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My layman understanding of internal transactions is that they are an abstraction that comes handy to represent all the value transfers that happened "within" a certain transaction, as a result of possibly many smart contract interactions. This allows to batch several ether and token transactions into one, which is how many exchanges save withdrawal fees.

Now, I'd like to be able to uniquely identify an internal transaction, in somehow a similar way to how outputs of a bitcoin transaction are uniquely identified with the couple txid:vout, where vout is the index of the output in the transaction.

In particular, if I ask etherscan about all the internal transactions in txhash 0xfd69178635ed56f7889937c622bde87564d375a4dc00d48397c0232395ffe85c, I get:

[
  {
    "blockNumber": "15234010",
    "timeStamp": "1659052207",
    "from": "0xa9d1e08c7793af67e9d92fe308d5697fb81d3e43",
    "to": "0xe8cc586bf07ff188ab41c85d27e9f32f706c5b58",
    "value": "18815890000000000",
    "contractAddress": "",
    "input": "",
    "type": "call",
    "gas": "90000",
    "gasUsed": "0",
    "isError": "0",
    "errCode": ""
  },
    ...
]

Is the order of those entries well defined, so that I can use the index within that list as a unique identifier for the transfer together with the txhash?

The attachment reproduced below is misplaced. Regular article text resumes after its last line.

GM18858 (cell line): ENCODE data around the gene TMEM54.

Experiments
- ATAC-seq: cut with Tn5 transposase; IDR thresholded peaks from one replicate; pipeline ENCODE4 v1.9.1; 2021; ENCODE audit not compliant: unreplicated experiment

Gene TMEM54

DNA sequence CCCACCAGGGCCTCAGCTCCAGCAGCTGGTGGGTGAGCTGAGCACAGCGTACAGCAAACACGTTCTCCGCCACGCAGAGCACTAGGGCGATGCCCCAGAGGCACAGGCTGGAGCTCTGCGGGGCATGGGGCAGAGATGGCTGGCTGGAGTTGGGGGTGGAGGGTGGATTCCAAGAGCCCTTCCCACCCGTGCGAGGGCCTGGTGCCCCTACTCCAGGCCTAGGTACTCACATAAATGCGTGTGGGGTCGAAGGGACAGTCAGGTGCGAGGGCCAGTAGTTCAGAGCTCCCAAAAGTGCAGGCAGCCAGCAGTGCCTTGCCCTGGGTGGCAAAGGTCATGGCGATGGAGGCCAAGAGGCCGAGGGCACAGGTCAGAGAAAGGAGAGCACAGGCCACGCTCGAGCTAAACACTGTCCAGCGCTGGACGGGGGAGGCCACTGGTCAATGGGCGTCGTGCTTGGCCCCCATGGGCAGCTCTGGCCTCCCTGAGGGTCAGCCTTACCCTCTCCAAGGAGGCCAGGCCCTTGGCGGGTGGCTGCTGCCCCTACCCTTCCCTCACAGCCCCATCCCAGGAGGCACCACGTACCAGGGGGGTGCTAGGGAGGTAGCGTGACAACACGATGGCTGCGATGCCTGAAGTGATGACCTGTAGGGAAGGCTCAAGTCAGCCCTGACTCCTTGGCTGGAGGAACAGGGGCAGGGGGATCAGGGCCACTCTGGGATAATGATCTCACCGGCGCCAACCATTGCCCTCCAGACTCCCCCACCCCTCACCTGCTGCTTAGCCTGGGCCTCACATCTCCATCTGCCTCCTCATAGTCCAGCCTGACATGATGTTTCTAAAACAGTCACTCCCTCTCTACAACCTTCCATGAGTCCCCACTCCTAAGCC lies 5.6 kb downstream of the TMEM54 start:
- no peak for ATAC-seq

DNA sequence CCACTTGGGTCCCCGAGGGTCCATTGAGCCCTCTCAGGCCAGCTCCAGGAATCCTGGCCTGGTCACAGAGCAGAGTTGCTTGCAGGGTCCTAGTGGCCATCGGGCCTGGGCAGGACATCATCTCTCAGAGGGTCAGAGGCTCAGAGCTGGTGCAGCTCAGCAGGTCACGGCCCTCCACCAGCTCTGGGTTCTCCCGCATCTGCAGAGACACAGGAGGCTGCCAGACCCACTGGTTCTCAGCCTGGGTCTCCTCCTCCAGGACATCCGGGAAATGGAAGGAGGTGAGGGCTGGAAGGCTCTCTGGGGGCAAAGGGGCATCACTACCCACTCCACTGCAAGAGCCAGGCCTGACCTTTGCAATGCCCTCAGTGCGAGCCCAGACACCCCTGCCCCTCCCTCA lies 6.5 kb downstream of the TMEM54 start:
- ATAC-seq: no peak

In other words: if I have two internal transactions within an ethereum transaction that have the same from, to, value and ccontractAddress fields, how can I tell them apart?

This becomes especially useful since I can also query internal transaction by involved address, not just by txhash.

EDIT after Lauri's comment: My question is actually twofold:

  • can internal transactions be uniquely identified in ethereum, for instance via deterministic ordering?
  • Is their order well defined in the etherscan response, so i can use the couple (txid, index) as unique identifier for a transfer?
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    Don't have an answer, but remember that Etherscan is just an arbitrary service offering such data. Other similar services possibly offer it differently. Possibly some service even as an endpoint for internal transactions, but no idea what and where. Mar 13, 2023 at 19:39
  • Yes, I am fully aware of that, but etherscan is the only free service I found so far that offers an API to retrieve all internal transactions for a given address. My question is actually twofold: whether there exists a unique identifier and how to retrieve/build it. Will clarify on this.
    – St3p
    Mar 15, 2023 at 9:01

1 Answer 1

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yes Bitquery APIs parse internal txs as well. Under every transaction in the explorer you can check all internal transfers. Here's an example: https://explorer.bitquery.io/ethereum/tx/0x85d623afdcc8c9fd8a4911d217a9372c393b4e42597ae4d3aae32c8428d3d07a/transfers

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  • This does not answer either of my questions. I'm searching for a unique identifier for internal transactions. Etherscan returns them as well, but I'm not sure whether I can rely on the order to identify them.
    – St3p
    Sep 27, 2023 at 10:07

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